Roger Allam and Jodhi May in the 2006 production of Blackbird at the Albery.
Roger Allam and Jodhi May in the 2006 production of Blackbird at the Albery.

Questions are raised in SUDS’ new production

Last week I was invited to watch a twenty-minute snippet of SUDS’ (Sussex University Drama Society) week seven production of Blackbird, followed by a short interview with the cast and director of the play.

As I watched in the cold rehearsal room in Falmer House, I was already impressed by the level of commitment these students were giving – a good sign of quality. The extract I saw was very intense, but not exhausting (I wish I was able to see the whole thing!).

My first question after the performance, and perhaps the most obvious, was why this play? The director, Stefan Adegbola, informs me that he saw this play performed a few years ago and was instantly impressed. “It was my first experience at the theatre with a ‘taboo’ subject being treated so subtly. It wasn’t ironic, there was no jokes, and no happy ending. A fascinating play.”

“So, when the opportunity came to direct again for SUDS, this was  the one to do, not just because it was different, but also because it was a good challenge.” Indeed, this is not the first time Stefan has graced SUDS with his undoubtedly strong talent; in 2007, he staged a production of Yerma.
Without giving too much away (the cast and director are very hesitant to even try to describe the whole play’s plot to me), the two hour production follows characters Ray and Una, fifteen years after their ‘relationship’. It’s the first time they’ve seen each other since, and its fair to say it isn’t a joyous reunion.

From the snippet I saw, the ‘issue’, (which I’m reluctant to out myself) the directors and actors stress, is not the focal point of the play. With something so explosive, it easily could have been, but they are keen to emphasise that it is the relationship that takes centre stage.

“The play’s so well written it’s very hard to come to any obvious conclusions. It has no beginning, has no end, its just there.”

My attention is drawn to the two, and only actors in the play, Greg Cranness (who plays Ray) and Rosie Sansom (playing Una). How did they go about researching for their characters?
Rosie explains that because of the difficult situation they are in, and their very individual experiences of their past relationship, there was a lot she was able to draw from the script. “We had solo rehearsals to begin with to help us get to grips with the people we were portraying. No external research was really needed because the characters are so strong in the play.”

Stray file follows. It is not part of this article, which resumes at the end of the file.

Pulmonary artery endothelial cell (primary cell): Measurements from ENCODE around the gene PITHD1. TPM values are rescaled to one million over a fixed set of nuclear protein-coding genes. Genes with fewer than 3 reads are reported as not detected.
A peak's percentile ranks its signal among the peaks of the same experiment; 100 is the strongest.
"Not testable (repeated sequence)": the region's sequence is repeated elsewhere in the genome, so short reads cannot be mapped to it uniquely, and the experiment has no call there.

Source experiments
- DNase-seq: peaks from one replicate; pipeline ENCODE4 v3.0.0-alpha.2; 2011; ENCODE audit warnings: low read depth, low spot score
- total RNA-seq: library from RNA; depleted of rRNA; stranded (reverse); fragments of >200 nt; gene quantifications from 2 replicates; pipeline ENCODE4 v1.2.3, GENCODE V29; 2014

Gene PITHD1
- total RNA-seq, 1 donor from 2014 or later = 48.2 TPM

Greg agrees with his co-star by adding, “because of the sensitivity of the issue dealt with in the play, it was quite difficult to research” (often for fear of having his computer investigated by the police!). “Because Ray suffers from a psychological disorder, I wanted to know how it would be treated, and how he himself may feel about his problems.”

Their chemistry on stage is unquestionable. There is a constant battle between who the villain and victim is of the two, something I still don’t know myself.

They all agreed that when they started rehearsing for the play (which went into production in week two), they would not judge the characters. “You can’t have any preconceptions of these characters. You must put personal prejudices to one side, as it could be damaging when trying to get to the bottom of Ray and Una, and could give them the wrong focus”, Rosie adds.

Given  that the play is so heavily dependant on the emotions of these two people, it certainly has an aspect of rawness to it; there is no messing about with the acting, it’s high-class and mature. And I must remind myself that this was only a rehearsal.

The set is minimal, again encouraging the audience to focus only on the leads. “What makes this play so powerful is its simplicity. It fits the old unity: time, place and action. Everything happens together in one continuous stream, in one place, so the audiences attention is on what is happening directly in front of them”, Stefan comments.

From what I saw, the play is very effective at doing just that, the intensity of it is impossible to ignore. But that’s undoubtedly its purpose, because as Stefan says, “it’s more satisfying for the audience.”

What do they want the audience to come away from the play feeling then, I wonder? The immediate answer is: “come with no expectations, and leave questioning your conclusions.” Stefan insists that it isn’t the job of the director to “push” any ideas on the audience, “mainly because the audience is very unpredictable.” Which is true. With such a contentious issue being toyed with here, there is no way of knowing how each audience member will react.

The name of the author, David Harrower, is ironic. As Stefan puts it, the play is very harrowing. Certainly, leaving their rehearsal, I did feel a little shaken by what I had seen of the play. Not by it’s dealing with a controversial topic though, but because of the high-level of talent that is present in the play.

Strong direction, serious actors, and a supreme script – very refreshing indeed. It’s a must see.

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